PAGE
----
Once a battle is initiated, Itsuki, Tsubasa and the rest of the team go to war alongside their Mirages. Rather than stand alongside them, the Mirages take the form of the weapons each protagonist wields. The battles themselves are traditional turn-based affairs. Each member of Fortuna has both a regular attack and a set of special skills. Each skill has its own dominating attribute, and enemies are often weak to at least one of these attributes. It’s important to figure out what that weakness would be — exploiting them is often your best chance for victory. Not only do these attacks do more damage, but they also trigger a combo known as a Session. Sessions are multi-pronged attacks that let all three members of your party get in on the action, provided they have the right skills equipped. This adds another layer of strategy to battles, as you need to not only determine what these weaknesses are but whether or not you have the right party members on hand.
As someone who doesn’t have a ton of time to spare, I appreciate how fast-paced Tokyo Mirage Sessions can be. Win or lose, the battles often fly by. Since both you and your enemies can utilize Sessions, you constantly need to be on your toes when you step into action. To speed things up more, you can even skip past the extravagant animations that accompany some of the more powerful attacks. It doesn’t hurt that the combat engine is a blast to begin with. Between the flashiness and strategy, it’s hard to take your eyes off the screen while playing. I didn’t even mind spending the extra time to play around in dungeons that are specifically designed for level grinding. It’s a great system that can draw novices in, but provide enough depth for the hardcore crowd.
#FE Encore is one of the rare Nintendo Switch games that probably looks better on-the-go than it does when docked. That’s not to say it looks bad, because it really doesn’t. Both the Mirages and regular character designs are great, and I really love the aesthetic of the dungeons. Each one feels unique from the other, and they are all memorable in their own ways. However, I feel that the colorful, flashy visuals really pop on the Switch’s small screen. When it’s docked, it’s hard to shake the feeling that it looks more muted and dated when scaled up. I know there has been some drama over Nintendo toning down the more lewd aspects of the title, but rest assured, there is still some questionable content here.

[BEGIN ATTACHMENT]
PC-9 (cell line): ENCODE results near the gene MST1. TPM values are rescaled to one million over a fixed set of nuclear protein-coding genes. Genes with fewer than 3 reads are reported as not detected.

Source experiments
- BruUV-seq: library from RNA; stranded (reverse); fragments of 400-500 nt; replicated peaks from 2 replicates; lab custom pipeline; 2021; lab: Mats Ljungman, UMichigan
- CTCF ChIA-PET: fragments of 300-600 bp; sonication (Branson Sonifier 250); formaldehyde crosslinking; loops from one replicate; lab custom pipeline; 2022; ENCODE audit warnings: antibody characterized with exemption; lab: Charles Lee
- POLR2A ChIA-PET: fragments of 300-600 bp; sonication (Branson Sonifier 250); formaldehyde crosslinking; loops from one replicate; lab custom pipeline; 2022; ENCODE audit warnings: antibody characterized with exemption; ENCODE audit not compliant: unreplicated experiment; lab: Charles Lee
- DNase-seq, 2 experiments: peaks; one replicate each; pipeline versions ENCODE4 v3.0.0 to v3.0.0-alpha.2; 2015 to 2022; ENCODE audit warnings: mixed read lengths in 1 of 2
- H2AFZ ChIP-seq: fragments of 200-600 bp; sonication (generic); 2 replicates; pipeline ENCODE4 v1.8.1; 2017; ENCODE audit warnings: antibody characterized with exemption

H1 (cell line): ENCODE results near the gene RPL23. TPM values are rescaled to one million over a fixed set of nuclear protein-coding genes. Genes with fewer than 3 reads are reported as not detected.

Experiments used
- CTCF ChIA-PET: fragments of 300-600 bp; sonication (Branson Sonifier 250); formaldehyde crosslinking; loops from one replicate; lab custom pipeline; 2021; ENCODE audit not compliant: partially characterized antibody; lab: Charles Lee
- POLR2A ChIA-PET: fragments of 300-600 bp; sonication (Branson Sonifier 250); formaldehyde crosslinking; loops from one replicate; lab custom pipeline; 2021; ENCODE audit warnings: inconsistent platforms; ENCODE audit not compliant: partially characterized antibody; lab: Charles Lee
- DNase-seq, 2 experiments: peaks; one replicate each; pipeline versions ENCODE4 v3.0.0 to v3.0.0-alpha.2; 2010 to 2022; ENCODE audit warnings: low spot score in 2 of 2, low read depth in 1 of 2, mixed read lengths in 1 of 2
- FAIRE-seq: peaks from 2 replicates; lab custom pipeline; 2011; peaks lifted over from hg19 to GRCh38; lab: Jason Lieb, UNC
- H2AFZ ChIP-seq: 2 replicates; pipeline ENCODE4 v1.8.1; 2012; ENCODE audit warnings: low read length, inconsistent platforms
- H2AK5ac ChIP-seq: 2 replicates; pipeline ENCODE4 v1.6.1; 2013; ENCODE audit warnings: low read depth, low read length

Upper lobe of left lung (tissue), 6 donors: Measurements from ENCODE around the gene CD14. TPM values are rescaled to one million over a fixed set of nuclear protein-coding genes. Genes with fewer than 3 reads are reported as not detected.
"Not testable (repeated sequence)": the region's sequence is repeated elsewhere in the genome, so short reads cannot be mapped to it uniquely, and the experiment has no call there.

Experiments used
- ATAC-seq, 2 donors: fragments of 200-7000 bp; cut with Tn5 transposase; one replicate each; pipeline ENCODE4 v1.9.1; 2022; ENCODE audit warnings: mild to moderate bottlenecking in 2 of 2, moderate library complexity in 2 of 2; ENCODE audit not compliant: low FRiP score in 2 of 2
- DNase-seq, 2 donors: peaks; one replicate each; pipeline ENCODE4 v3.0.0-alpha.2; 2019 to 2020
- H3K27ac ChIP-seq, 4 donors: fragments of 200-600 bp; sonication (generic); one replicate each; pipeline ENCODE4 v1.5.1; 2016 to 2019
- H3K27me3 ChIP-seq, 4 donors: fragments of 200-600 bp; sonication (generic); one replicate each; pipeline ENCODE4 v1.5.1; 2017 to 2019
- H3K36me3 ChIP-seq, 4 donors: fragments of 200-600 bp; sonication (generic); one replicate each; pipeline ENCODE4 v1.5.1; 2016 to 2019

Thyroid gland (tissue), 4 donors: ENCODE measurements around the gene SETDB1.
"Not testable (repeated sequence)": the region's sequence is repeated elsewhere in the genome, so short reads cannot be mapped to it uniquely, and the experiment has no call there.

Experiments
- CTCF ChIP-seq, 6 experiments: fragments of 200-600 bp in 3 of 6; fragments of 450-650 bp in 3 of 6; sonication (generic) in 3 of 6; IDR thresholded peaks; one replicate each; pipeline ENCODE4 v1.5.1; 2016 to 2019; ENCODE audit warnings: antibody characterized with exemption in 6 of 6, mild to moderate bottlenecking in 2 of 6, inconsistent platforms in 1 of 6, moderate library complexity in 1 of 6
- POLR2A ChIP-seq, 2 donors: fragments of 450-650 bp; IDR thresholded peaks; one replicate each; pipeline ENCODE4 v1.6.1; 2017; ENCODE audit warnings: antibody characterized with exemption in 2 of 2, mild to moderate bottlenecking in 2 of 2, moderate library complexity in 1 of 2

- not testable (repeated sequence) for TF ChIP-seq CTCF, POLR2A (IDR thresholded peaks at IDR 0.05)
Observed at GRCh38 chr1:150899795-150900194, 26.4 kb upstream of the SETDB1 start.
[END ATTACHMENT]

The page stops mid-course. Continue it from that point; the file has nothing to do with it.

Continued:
Tokyo Mirage Sessions #FE Encore is the latest gem to get a (much-needed) second chance on the Nintendo Switch. Even as someone who doesn’t care for the idol industry, the flashy gameplay and earnest storytelling make this RPG a can’t-miss experience. While the original release was already well-praised, all of the additional content included here make this the definitive version to play. The new EX stories are a treat, and it’s hard to imagine playing without support dungeons and quality of life improvements. If you’re like me, you probably missed your chance at joining Fortuna previously. Don’t make the same mistake again.
This review was based on the Nintendo Switch version of the game. A copy was provided to us by Nintendo.
The idol-centric story may put some off, but Tokyo Mirage Sessions #FE Encore is still a dynamite RPG that features an excellent combat engine and wonderful, flashy visuals.